Friday, December 02, 2005

Explaining the Debate on Iraq

The debate on the war in Iraq is simple to explain. Why do our professional warriors insist that the war can be won? Because it is their job to believe they can win. They want to win. They demand to win. They would insist on victory even if (especially if) they were fighting an unbeatable enemy on the streets of Washington, D.C. Any war strategy based on asking the military whether they think they can win is doomed to failure.

That is yet another reason why an enlightened country should actively avoid war, and yet fight any it is forced into to the death. Unfortunately, we were not forced into this war; we sought it and are now paying the price, much as we paid the price for the ridiculously aggressive Spanish-American War or the ill-conceived Vietnam War.

How many times must we be told that causing and then fighting a serious insurgency is a bad idea? History tells us that, as do the current insurgencies around the world. Not one of them is being truly won. At best, they fall into an uncomfortable pseudo peace, for a while.

Better to lead in a way that others will follow, as Congressman Ron Paul said in 2002 - and complained that he was being attacked as a terrorist sympathizer for following the foreign policy ideals of America's founding fathers. We lead the world when we are better than our enemies, not when we engage in torture, plant propaganda in the foreign press and otherwise act as ignorant and ill-behaved as they are.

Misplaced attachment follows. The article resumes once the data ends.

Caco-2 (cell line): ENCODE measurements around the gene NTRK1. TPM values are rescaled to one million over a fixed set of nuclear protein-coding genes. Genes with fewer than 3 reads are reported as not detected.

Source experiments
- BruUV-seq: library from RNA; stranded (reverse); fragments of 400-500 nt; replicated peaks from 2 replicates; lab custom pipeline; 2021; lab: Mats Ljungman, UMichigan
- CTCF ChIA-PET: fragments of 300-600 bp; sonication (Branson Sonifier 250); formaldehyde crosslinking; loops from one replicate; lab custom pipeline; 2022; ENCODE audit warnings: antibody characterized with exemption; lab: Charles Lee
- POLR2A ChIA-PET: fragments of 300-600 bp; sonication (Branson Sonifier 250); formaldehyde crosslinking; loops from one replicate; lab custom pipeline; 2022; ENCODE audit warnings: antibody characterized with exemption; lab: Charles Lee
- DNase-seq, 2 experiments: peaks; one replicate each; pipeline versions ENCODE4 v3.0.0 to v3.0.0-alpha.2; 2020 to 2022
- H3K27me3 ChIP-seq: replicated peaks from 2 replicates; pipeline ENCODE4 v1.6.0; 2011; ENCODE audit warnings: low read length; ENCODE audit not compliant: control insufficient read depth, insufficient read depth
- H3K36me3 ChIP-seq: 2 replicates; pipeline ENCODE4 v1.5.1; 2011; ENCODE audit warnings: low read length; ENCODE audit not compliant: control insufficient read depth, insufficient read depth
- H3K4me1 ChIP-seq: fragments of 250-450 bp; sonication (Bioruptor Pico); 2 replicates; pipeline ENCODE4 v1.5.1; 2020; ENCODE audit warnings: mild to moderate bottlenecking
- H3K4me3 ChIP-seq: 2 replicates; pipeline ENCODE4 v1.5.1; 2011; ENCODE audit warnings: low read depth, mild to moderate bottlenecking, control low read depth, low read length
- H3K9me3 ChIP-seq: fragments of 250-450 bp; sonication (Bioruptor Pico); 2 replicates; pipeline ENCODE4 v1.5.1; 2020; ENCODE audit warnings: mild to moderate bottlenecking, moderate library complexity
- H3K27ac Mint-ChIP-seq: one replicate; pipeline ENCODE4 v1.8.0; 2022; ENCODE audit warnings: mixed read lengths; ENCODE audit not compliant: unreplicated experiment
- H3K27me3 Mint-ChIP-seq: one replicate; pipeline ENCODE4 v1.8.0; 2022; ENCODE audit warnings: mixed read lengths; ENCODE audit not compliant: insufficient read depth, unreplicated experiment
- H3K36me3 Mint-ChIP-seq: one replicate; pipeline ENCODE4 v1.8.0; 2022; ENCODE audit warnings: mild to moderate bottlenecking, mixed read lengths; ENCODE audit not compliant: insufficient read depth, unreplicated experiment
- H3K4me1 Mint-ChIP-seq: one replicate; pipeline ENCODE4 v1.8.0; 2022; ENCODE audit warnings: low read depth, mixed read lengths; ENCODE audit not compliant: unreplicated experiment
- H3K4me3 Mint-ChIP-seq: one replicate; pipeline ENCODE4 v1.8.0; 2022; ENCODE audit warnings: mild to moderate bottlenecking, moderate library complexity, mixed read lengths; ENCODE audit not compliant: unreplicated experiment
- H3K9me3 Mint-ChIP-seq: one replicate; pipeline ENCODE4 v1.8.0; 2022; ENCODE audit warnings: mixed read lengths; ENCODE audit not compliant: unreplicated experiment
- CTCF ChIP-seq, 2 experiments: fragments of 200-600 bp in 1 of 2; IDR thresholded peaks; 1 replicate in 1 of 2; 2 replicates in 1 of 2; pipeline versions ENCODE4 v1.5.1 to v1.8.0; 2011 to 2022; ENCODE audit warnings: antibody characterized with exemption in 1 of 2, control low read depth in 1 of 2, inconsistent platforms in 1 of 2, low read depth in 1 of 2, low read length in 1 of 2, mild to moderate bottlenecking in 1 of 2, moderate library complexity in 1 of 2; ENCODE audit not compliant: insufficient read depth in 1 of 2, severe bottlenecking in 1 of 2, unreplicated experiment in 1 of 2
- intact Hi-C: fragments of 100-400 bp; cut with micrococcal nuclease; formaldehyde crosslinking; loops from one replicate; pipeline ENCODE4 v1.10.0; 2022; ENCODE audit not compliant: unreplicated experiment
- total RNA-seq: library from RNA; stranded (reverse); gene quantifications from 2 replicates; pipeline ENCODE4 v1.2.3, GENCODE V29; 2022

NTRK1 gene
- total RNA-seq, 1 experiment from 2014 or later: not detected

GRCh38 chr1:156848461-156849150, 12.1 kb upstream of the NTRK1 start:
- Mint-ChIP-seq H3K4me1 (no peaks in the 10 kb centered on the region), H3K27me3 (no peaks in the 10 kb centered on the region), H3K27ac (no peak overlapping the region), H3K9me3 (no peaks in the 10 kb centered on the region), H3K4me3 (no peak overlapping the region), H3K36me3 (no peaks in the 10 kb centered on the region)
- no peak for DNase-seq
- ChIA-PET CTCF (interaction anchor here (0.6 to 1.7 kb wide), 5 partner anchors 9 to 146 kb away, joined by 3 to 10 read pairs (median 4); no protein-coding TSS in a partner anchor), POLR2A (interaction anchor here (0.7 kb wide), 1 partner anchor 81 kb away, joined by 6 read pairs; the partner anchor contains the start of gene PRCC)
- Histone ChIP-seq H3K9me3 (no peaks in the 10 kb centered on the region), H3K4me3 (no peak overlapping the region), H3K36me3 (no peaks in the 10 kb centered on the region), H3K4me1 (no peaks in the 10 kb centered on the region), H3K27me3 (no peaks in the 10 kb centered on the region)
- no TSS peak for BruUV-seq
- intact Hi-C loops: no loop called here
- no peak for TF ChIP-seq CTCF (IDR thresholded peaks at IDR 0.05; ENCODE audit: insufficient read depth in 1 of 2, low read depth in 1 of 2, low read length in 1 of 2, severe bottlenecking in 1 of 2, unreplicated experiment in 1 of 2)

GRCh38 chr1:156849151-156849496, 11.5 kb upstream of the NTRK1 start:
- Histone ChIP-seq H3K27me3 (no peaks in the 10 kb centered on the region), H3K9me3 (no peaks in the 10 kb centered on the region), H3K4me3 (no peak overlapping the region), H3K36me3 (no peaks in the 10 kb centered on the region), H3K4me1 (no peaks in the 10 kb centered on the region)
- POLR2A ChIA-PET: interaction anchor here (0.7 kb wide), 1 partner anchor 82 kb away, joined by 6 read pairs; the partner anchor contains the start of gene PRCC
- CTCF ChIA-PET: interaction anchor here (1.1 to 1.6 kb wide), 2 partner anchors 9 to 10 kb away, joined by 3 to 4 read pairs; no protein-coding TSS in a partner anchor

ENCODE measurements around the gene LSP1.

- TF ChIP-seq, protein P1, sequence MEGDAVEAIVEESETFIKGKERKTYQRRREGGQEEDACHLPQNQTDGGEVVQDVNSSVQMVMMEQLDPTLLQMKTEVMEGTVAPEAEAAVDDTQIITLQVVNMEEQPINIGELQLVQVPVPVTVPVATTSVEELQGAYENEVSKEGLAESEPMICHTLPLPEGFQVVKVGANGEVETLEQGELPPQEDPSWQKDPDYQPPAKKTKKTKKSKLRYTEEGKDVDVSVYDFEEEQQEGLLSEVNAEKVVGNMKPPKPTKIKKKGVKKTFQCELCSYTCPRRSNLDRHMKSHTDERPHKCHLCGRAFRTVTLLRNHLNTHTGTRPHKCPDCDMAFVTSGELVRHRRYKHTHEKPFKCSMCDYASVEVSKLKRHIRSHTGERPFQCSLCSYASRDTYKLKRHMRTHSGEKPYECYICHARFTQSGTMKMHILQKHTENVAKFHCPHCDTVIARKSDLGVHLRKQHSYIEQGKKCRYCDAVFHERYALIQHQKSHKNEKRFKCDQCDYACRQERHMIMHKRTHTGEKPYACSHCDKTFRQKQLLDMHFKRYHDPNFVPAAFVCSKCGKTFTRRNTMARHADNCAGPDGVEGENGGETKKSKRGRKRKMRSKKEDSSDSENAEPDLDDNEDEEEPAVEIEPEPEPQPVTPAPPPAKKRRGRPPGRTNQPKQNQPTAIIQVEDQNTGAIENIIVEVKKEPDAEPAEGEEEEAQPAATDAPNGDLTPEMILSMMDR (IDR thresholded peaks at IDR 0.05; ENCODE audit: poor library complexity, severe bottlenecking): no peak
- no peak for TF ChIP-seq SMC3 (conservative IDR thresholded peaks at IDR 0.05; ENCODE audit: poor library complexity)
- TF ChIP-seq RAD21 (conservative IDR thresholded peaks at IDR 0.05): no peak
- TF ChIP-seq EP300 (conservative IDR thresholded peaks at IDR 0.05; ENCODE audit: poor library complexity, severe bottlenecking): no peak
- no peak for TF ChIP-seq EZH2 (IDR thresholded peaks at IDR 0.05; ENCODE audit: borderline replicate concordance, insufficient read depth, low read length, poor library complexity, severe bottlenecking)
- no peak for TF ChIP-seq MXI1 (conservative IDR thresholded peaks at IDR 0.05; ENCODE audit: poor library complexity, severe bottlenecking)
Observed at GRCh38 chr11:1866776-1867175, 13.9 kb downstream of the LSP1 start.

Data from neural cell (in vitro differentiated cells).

To make matters right, we must lead morally. Only then will the world follow.

I believe that America is acting in inappropriate ways for the simple reason that we all want to, sometimes. It is a normal emotional response in our leaders to lash out at what we do not understand and to do so with force. The only thing that prevents that overreaction is the calming action of the balance of governmental powers. The only way to save America from itself is to restore the limitations once imposed on the executive branch by policy. A new check on the Administration's ability to wield military power, unreliant on policy, is needed.

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